Farmers own a variety of fruit plants including apricot, apples, almond, pear, cherry, walnut, etc. Fruits have mainly been produced to meet annual family needs for dry fruit, particularly during severe winter. Among all respondents in the abovementioned survey, 86 percent ranked apricot as their most preferred fruit tree because apricot would meet most of their subsistence needs. Dried apricot and kernels are main dry fruits for winter. Most fuel wood is obtained from apricot trees. Oil from kernels is obtained for various domestic uses. Cracked kernel shells are also used as fuel. The second preferred fruit plant is apple (10 percent).


There is considerable scope to introduce new cultivars with extended shelf life and successive ripening sequence over the season to extend the apricot marketing down to big commercial centers of plains. It is reported that about 60 apricot varieties in Gilgit-Baltistan, whereas Halman, Karfochuli, Marghulam and Sharakarfa are the prime. Most apricot cultivars blossom in early March. The blossoming time is about a fortnight and may be prolonged or shortened by the presence or absence of cold spell. Considerable variation is also shown by different cultivars in their blossoming habits. The incidence of frost during March is common and considerable damage to apricot crop is annually experienced.

The apricot is believed to have originated in China, where it has been cultivated for over 4,000 years. It has also been grown in India and Tibet from time immemorial. The Hunzas, who live in the Himalayas in northern Pakistan and are known for their vitality and longevity, have cultivated and valued this fruit for its health-building virtues for over 1,500 years. It was regarded as a food medicine by Greek physicians, while the Romans dedicated it to Venus, the goddess of love. It was introduced in Europe during the time of Alexander, the Great. In the Middle East, apricots were very popular for their taste as well as for their invigorating perfume.

The center of diversity of the apricot is northeastern China near the Russian border (in the Great Wall area). From there, it spread west throughout Central Asia. Cultivation in China dates back 3,000 years. The Romans introduced apricots to Europe in 70-60 BC through Greece and Italy. Apricots probably moved to the United States through English settlers on the East Coast, and Spanish Missionaries in California. For much of their history of cultivation, apricots were grown from seedlings and few improved cultivars existed until the 19th century. Cultivars vary among countries, and in Turkey, Iran, Iraq, Afghanistan, Pakistan, and Syria, a great deal of the production is from seedling orchards. Cultivation in the United States was confined to frost-free sites along the Pacific slope of California, due to early bloom but relatively high chilling requirement, and fungal disease problems in humid climates. Now, most of the production in California is in the San Joaquin valley.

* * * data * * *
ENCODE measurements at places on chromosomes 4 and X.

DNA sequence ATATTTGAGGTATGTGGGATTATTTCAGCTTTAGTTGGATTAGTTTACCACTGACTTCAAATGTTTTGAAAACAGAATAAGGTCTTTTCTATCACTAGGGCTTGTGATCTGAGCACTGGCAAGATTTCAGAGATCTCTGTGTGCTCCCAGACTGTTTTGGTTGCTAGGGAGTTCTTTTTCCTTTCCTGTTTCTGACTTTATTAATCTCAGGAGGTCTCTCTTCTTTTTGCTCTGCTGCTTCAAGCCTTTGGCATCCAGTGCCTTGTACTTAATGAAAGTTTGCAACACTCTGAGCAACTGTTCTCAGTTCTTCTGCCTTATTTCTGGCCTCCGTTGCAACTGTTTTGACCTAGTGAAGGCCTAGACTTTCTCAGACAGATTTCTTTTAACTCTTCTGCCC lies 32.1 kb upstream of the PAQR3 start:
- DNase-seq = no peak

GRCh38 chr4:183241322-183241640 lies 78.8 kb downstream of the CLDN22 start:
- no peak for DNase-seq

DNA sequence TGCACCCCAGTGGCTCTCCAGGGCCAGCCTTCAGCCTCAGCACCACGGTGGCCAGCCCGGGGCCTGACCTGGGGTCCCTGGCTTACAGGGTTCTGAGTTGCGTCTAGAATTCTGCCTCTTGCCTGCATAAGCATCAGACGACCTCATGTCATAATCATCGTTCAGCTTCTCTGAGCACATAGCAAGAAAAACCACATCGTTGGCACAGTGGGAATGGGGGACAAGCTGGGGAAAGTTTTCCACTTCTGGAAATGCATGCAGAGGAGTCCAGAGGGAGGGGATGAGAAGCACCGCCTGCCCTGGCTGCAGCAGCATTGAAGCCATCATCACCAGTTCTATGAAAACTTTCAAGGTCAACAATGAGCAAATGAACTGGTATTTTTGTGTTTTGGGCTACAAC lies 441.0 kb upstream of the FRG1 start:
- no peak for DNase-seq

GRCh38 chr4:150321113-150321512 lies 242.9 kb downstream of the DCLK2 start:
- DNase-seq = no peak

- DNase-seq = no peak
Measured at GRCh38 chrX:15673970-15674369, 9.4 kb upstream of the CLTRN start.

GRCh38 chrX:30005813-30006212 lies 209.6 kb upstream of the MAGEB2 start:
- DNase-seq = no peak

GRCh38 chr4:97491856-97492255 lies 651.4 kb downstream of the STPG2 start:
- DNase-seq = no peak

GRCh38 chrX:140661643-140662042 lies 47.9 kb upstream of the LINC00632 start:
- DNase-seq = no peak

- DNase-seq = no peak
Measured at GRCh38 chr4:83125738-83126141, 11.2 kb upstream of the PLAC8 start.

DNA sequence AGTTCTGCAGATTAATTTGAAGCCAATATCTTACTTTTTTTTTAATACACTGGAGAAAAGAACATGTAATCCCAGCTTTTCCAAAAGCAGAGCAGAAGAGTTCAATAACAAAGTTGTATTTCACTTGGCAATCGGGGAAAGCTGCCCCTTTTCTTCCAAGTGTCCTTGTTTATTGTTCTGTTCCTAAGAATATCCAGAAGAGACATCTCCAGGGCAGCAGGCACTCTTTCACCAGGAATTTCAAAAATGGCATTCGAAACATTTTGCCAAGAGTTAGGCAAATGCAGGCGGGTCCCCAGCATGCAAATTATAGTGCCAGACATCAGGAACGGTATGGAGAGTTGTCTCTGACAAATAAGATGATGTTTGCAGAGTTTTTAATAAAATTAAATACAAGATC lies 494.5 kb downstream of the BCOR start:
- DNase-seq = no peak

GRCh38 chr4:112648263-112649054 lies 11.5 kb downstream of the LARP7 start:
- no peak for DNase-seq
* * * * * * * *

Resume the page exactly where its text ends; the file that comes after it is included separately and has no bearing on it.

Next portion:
Through centuries, as humans moved from Central Asia into Karakoram and Himalayan valleys, they brought apricots with them to the region where apricot trees were commonly grown from seed. As a traditional selection process, the fruit is evaluated as soon as a tree started fruit bearing and the inferior quality fruit trees are budded to good local cultivars. However, a seedling tree bearing good quality fruit would not be budded and is often given a name.

With the passage of time, apricot got very well adapted and became abundant all over the arid inner mountain valleys at elevations from about 1,200 meters to 2,900 meters. Among these extremely high, precipitous mountains characterized with very small river valleys, there were several former mini-kingdoms, completely isolated from each other as well as from the outside world until very recently. For them, apricot was a main staple food, providing fresh fruit throughout summer, dried fruit and edible kernels for winter, oil from bitter seeds for lamps, and firewood in this relatively treeless land.

In Indo-Pakistan, apricots were probably introduced from Iran and Afghanistan (Gina). In Pakistan, apricot is being grown in the uplands of Balochistan province, Parachinar, Hangu, Chitral, Swat, Hazara and Diamer districts of Khyber Pakhtunkhwa, Potohar and Murree Hills in Punjab, northern Kashmir and Gilgit, Chilas and Baltistan.

Apricot (Prunus armeniaca L) is a member of the Rosaceae family along with apple, pear, peach and other stone fruits. The apricot is found in the Prunophora subgenus within Prunus along with plums. Hybrids between plums and apricots have been produced recently, which are said to be finer fruits than either parent. A ‘Plumcot’ is 50 percent plum, 50 percent apricot; an ‘Aprium’ is 75 percent apricot, 25 percent plum; and the most popular hybrid, the ‘Pluot’ is 75 percent plum and 25 percent apricot.

The apricot is one of the most important fruits. It belongs to the sub-acid class. It is somewhat cid in its raw state, but its acidity decreases and the sugar content increases in the process of ripening. The fruit is regarded as a nutritious and tonic food and enjoys worldwide popularity. The apricot is a stone fruit and has nut within it. It is round or oblong in shape, flattened to some extent. It is similar in shape as peach but is considerably smaller. It is yellowish in color. The fruit which ripens on the tree alone develops its true flavors which are very much like that of the peach.

agha_muhammad_ajmalThe writer can be reached at
cellular number +923314881330 or
by email at:,,

One comment

  1. guide me about rapid drying of apricot say just in in 8-10 hours and giving attractive shape and colour just turkeys’ product